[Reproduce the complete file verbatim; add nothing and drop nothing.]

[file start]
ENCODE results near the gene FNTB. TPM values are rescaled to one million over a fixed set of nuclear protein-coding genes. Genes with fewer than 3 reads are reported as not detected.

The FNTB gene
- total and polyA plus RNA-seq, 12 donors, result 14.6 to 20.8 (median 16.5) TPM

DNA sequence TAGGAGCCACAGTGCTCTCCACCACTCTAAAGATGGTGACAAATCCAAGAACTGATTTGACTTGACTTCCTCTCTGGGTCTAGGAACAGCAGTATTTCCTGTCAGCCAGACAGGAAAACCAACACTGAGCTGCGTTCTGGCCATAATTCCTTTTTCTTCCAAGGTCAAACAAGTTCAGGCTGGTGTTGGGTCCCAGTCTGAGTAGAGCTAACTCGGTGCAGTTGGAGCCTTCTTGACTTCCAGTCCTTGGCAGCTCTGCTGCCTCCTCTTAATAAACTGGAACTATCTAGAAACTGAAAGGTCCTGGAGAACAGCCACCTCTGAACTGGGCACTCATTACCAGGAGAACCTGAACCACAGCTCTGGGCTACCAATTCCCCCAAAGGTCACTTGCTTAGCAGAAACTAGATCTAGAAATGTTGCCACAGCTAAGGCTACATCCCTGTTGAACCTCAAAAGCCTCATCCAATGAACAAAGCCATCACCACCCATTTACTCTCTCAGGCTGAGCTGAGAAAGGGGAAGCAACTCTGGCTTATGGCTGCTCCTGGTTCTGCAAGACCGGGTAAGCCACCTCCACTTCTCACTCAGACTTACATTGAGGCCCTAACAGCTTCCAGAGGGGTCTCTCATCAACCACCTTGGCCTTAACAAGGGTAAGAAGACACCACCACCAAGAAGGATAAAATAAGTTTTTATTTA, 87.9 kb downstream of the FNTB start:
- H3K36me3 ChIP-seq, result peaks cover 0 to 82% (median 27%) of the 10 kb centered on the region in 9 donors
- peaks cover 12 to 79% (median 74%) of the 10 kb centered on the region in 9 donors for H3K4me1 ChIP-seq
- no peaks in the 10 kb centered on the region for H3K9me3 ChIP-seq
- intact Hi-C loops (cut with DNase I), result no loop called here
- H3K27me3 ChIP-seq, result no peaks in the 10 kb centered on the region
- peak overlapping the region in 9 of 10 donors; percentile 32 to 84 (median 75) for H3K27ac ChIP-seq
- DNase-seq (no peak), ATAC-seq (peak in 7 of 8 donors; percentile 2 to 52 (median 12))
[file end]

ENCODE results near the gene FNTB. TPM values are rescaled to one million over a fixed set of nuclear protein-coding genes. Genes with fewer than 3 reads are reported as not detected.

The FNTB gene
- total and polyA plus RNA-seq, 12 donors, result 14.6 to 20.8 (median 16.5) TPM

DNA sequence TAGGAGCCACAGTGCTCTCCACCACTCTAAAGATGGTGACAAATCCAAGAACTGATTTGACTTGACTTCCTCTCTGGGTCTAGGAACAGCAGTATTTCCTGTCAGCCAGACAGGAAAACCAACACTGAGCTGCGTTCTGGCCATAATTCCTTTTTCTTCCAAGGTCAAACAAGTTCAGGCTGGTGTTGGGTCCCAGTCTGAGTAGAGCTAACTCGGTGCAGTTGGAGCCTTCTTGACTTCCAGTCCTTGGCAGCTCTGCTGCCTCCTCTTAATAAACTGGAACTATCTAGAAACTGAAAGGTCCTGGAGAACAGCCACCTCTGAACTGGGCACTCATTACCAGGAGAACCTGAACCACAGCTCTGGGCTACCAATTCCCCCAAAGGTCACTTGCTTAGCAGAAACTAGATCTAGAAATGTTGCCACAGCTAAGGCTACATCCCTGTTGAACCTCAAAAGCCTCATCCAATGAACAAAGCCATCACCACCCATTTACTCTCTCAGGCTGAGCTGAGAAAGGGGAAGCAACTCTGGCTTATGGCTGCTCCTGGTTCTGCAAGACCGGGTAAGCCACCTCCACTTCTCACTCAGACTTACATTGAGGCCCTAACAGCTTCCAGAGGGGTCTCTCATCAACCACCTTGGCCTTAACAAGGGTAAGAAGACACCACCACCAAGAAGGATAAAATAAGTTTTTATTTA, 87.9 kb downstream of the FNTB start:
- H3K36me3 ChIP-seq, result peaks cover 0 to 82% (median 27%) of the 10 kb centered on the region in 9 donors
- peaks cover 12 to 79% (median 74%) of the 10 kb centered on the region in 9 donors for H3K4me1 ChIP-seq
- no peaks in the 10 kb centered on the region for H3K9me3 ChIP-seq
- intact Hi-C loops (cut with DNase I), result no loop called here
- H3K27me3 ChIP-seq, result no peaks in the 10 kb centered on the region
- peak overlapping the region in 9 of 10 donors; percentile 32 to 84 (median 75) for H3K27ac ChIP-seq
- DNase-seq (no peak), ATAC-seq (peak in 7 of 8 donors; percentile 2 to 52 (median 12))